Former Tokyo Archbishop Criticizes Roman Curia

The former archbishop of Tokyo, Takeo Okada, has issued an open letter giving his critical thoughts about the Roman Curia, UCA News reports.

Archbishop Okada says that the Roman Curia has not served, and even has hindered the Japanese church in the areas of inculturation, decentralization and spiritualization.

Pray Tell readers will be interested in the archbishop’s comments on inculturation of the liturgy. He complains that: “the new version of the General Instruction of the Roman Mass will result in the cancellation of some cases of adaptation which were previously permitted to the Bishops’ Conference of Japan.” The bishops “sent our new alternative plan to the Congregation for Divine Worship and the Discipline of the Sacraments some years ago,” but, “until now we have had no response from the congregation.”

3 comments

  1. The “battle” for the approval of Japanese texts with the Vatican is longstanding. There is only one Japanese priest/scholar in Rome and he is a Canon Lawyer, and he is unfamiliar with the “local” situation here in Japan. At the last ad limina there was a very heated discussion between the Japanese Bishops, who visited the CDWDS in full force, and Cardinal Sarah – Abp Roche. In the interests of privacy I’ll resist naming the Bishops who are my sources in this instance.
    At the time Abp Okada was still active as head of the Tokyo Archdiocese. He is fluent in English and Italian, holding a doctorate in missiology with a specialization in Evangelization and Inculturation. Compared to remarks I’ve heard from other Japanese Bishops, I found his remarks in the letter quite measured and mild. Clashes between the Japanese Bishops and the Vatican Curia have a long history, the most famous in recent history was their wholesale rejection of the Lineamenta for the 1998 Synod for Asia.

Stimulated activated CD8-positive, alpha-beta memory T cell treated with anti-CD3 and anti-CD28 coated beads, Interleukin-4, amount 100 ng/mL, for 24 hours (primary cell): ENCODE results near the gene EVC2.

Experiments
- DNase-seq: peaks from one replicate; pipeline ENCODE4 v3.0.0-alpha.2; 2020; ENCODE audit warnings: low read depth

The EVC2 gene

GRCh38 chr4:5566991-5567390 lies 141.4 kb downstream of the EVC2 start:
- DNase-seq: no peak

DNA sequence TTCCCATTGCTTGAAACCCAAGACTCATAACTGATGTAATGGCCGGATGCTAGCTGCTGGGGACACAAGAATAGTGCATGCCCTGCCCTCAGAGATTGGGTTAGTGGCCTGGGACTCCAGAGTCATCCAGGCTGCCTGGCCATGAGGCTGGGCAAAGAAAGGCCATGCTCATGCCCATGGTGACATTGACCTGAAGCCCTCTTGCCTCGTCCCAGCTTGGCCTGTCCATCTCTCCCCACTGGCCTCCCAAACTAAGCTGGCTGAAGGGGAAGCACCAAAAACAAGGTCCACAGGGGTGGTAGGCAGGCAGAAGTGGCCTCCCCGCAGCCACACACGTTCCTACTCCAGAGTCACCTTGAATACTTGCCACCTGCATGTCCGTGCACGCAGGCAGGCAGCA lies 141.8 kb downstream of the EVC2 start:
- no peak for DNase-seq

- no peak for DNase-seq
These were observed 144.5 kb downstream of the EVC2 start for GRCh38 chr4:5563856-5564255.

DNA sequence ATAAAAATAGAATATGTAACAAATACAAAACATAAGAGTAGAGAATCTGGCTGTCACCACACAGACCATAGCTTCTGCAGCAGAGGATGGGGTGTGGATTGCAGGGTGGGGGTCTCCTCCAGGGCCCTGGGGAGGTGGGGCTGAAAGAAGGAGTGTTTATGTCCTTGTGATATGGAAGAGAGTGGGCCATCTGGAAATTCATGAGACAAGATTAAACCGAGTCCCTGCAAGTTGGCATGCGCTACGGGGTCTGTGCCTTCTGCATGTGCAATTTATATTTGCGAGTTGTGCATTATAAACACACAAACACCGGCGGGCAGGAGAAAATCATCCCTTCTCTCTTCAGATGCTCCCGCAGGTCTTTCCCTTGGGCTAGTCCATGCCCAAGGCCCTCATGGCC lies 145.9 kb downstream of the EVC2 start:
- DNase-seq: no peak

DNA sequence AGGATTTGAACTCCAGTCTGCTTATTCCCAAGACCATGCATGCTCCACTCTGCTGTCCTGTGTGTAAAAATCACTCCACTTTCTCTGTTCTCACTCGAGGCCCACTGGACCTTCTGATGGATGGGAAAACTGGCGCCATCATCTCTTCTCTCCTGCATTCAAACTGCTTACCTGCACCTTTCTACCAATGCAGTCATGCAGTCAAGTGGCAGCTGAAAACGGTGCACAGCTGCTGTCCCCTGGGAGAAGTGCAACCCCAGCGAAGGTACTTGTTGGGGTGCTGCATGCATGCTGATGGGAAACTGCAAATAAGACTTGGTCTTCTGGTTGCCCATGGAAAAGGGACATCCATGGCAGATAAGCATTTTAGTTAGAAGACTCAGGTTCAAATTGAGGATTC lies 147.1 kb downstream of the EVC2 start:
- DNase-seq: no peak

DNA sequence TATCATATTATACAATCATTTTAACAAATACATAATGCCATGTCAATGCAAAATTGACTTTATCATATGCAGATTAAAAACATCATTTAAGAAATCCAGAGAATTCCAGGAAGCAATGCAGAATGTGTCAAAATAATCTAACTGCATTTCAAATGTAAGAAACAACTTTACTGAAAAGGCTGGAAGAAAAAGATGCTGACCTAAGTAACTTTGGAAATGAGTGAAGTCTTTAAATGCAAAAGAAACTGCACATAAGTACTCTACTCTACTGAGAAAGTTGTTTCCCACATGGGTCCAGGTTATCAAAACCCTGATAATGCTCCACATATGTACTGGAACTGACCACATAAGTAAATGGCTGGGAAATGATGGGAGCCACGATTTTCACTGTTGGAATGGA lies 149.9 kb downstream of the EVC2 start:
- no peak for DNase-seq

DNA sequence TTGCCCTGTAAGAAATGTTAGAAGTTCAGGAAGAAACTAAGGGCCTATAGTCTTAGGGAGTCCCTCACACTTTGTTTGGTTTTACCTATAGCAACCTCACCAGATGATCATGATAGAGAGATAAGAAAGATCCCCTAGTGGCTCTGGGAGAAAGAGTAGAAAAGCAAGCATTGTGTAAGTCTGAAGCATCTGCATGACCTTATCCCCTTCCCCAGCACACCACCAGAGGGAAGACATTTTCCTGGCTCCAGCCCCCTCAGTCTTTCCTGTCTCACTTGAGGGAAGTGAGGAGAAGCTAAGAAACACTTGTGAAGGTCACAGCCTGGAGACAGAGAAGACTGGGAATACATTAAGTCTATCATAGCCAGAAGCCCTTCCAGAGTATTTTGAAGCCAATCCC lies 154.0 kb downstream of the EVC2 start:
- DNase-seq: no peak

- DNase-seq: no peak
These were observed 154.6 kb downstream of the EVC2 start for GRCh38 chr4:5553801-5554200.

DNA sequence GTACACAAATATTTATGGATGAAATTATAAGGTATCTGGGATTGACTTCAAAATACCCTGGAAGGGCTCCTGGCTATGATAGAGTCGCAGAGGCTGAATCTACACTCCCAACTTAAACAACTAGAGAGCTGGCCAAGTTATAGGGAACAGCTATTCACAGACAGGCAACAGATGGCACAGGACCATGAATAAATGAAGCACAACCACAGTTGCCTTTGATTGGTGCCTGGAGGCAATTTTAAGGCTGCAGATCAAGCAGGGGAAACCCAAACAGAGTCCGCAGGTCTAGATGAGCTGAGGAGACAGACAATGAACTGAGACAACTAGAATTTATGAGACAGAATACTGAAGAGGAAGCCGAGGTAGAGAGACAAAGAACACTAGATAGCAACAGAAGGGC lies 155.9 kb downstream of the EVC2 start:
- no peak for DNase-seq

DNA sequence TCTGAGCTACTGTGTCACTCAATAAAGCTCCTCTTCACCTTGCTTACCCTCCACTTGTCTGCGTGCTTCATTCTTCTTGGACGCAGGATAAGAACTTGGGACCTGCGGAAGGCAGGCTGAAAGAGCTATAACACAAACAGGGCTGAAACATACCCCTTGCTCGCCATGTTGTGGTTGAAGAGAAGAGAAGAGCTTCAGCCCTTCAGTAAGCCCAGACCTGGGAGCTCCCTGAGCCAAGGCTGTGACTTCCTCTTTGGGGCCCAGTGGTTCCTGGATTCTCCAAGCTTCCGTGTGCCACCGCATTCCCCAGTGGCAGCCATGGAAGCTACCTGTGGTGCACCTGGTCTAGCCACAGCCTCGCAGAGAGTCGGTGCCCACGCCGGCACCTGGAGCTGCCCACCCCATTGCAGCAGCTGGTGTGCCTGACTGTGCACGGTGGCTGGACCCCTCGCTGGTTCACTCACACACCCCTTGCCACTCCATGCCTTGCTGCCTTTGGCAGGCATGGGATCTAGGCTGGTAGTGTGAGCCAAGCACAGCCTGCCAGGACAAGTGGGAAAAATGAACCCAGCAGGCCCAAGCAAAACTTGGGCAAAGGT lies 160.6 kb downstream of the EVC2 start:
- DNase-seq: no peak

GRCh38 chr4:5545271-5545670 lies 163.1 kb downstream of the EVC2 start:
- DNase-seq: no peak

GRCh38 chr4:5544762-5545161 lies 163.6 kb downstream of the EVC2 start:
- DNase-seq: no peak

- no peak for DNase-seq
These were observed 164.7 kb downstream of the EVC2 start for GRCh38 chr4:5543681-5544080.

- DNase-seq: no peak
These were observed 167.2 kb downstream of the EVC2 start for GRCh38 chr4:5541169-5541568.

1. I am told that the original Japanese translation of the 1970 Missal was rejected because the only person who knew any Japanese that the CDW could find in Rome at the time was a first-year seminarian who knew nothing about liturgy or liturgical texts. On his say-so, CDW turned it down. The Japanese bishops were not pleased!

  2. Some urban myths have a long life. From my own records of Japanese SVD priests studying in Rome in the 1970’s, there was always at least one pursuing graduate studies in the time period in question. Indeed at one point the number of Japanese priests, both SVD and from other communities or diocese, who regularly gathered at the SVD Generalate, was such that they were referred to jokingly, as the “Japanese Mafia”. Abp Okada was probably among their number since he pursued graduate studies in Rome in the late 70s.
    The “interim” translation of the Roman Missal 1970, came out in Japanese in 1979. More recently the number of Japanese priests studying or living in Rome has dropped off, now possibly only two or three in residence. However, for example there are at least five members of the SVD Japan Province in Rome at the present time, one a native speaker, the others all fluent in the language. I’m also aware of a small handful from other communities or diocese. Sadly the Japanese priest whom the CDWDS regularly consults on Japanese translations has no background in liturgy, and has been living and working in Rome for most of his priestly life.

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